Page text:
When I wrote this, I was asked by a couple guys who read through it where I'd come up with the standards. I admitted I'd used several hobby guides and magazines from the 1980s and compacted what they said into my own version. The response was somewhat interesting: when certain "old-timers" who've been in the hobby since that time or before assign grades, they tend to over-grade (for instance, if they say it's EX, you're going to assume it's actually VG). Ironically, the standards as they were written about 25 years ago are as strict as what grading companies use today. However, the long-term sellers are notoriously off in regards to condition, so they obviously paid less attention to them than they did to the prices listed in those same references. 

Personally, I've just come to expect it from some sellers.


  1. Chris, I wrote a whole rambling missive in response to this which just got lost because I attempted to post while not logged into my Google account. Will try to recreate it - although probably a bit more briefly - below:

    I will agree with your notion of dealers who still have an eye that is a bit less strict than the collector when it comes to "amateur" grading. Bill Henderson used to be (and I would wager still is) one of the worst in this category. If you ordered a card advertised in "VG" condition you could expect it to be pretty rough. Cards in "EX" wouldn't just have the normal touched corners, but may have that along with all kinds of really bad centering issues and wax staining on the back, etc.

    The biggest difference for me I guess from when I first started getting interested in vintage cards (we just called them "old" back then) and grading in the late 1980's is due to the professional grading aspect. Back when I was a kid, an old card (generally had to be at least from the 1960's - I still considered cards produced in the '70s to be too new) was NM condition at best. It was generally assumed that even if an old card looked really super sharp, that something had to be wrong with it somewhere if it was that old, so it was generally just labeled NM.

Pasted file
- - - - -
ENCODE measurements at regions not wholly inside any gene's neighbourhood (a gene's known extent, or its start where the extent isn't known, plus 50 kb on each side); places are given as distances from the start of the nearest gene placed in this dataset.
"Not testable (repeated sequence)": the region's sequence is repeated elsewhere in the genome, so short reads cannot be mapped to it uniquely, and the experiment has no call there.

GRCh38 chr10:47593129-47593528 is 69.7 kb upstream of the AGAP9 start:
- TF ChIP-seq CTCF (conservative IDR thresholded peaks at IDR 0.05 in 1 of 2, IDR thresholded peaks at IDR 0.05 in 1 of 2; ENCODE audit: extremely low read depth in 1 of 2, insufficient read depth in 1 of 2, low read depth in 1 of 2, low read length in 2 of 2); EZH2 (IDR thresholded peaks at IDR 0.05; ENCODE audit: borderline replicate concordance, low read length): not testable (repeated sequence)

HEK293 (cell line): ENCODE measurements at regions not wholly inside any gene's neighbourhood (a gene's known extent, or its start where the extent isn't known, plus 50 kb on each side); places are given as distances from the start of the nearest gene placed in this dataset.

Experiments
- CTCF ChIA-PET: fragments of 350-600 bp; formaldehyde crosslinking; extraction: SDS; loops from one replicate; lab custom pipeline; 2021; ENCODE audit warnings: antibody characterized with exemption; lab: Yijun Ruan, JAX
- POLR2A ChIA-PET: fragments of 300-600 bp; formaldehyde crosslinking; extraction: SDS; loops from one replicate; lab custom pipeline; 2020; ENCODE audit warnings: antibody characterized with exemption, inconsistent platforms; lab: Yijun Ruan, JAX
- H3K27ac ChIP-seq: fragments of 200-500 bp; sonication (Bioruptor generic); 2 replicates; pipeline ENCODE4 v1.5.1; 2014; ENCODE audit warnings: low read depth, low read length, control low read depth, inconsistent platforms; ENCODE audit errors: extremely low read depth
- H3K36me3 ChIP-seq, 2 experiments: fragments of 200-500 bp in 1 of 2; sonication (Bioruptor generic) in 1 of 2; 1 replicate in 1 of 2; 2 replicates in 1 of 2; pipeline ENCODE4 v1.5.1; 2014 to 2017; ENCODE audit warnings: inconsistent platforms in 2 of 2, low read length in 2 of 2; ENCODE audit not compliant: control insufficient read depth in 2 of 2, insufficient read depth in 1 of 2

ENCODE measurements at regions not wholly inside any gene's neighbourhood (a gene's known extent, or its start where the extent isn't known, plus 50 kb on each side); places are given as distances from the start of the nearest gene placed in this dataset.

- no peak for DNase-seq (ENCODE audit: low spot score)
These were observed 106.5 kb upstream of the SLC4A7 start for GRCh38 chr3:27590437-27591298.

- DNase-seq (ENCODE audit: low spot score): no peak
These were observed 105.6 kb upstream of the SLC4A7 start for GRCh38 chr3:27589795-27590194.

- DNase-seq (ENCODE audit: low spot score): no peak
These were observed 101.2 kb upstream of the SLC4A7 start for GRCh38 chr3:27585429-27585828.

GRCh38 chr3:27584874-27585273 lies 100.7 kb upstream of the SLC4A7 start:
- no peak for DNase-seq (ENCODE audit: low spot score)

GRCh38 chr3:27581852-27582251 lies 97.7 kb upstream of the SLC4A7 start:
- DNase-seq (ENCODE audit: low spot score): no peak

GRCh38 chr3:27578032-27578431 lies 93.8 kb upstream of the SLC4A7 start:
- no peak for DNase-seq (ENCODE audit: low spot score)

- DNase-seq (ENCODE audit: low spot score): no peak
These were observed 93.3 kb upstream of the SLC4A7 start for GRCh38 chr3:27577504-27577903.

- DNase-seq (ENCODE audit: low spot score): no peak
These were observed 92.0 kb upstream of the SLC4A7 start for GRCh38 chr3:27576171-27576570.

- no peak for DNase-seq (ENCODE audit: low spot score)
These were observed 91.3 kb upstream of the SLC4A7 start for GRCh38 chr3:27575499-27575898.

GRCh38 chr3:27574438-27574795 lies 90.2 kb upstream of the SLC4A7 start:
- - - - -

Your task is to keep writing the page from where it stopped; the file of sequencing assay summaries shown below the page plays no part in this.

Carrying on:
Back then of course there were also no "tweener" grades, so if a card was not NM, then next rung down on the ladder was EX, which today at least in the slabbed card market covers quite a lot of ground. But generally I stuck with the notion that seems to ring true still in the descriptions at least today - an EX card has corners that all usually exhibit some slight wear - touching, a minor ding, but not full-blown rounding. If a card had a crease on the front, even one that was more of a wrinkle - it was VG no matter how nice the corners. Creases on the back were somewhat less subjective, but if a card was NM otherwise with a wrinkle on the back, it usually did not merit a grade above EX minus or VG/EX.

    The slabbed card market in my opinion has gotten even more out of hand than it was 10 years ago. I have noticed that even PSA which used to be on the 10 point scale has now gone to things like "5.5 EX+" or "6.5 EX-MT+". What is the difference between a EX-NM+ and NM, I would ask? To me that's way too difficult and leads people to start getting out the magnifying glasses. It's easy to get sucked up in that type of exercise (I've been there done that) but quickly leads you out of what the hobby is supposed to be all about into something that isn't much fun.

    While I don't have the time really anymore to be active much at all with my card collecting, I do know that's not the way to go about it. Before you know it you are in dealer-scum mode when it comes to condition, and unable to really enjoy your cards.

    -John Collins

  2. Funny you mention Bill Henderson, John.

    He sold me the '58 Mantle All-Star card I used in the entry.

    However, that wasn't a mail-order thing. I was standing at his table at the National and knew exactly what it looked like.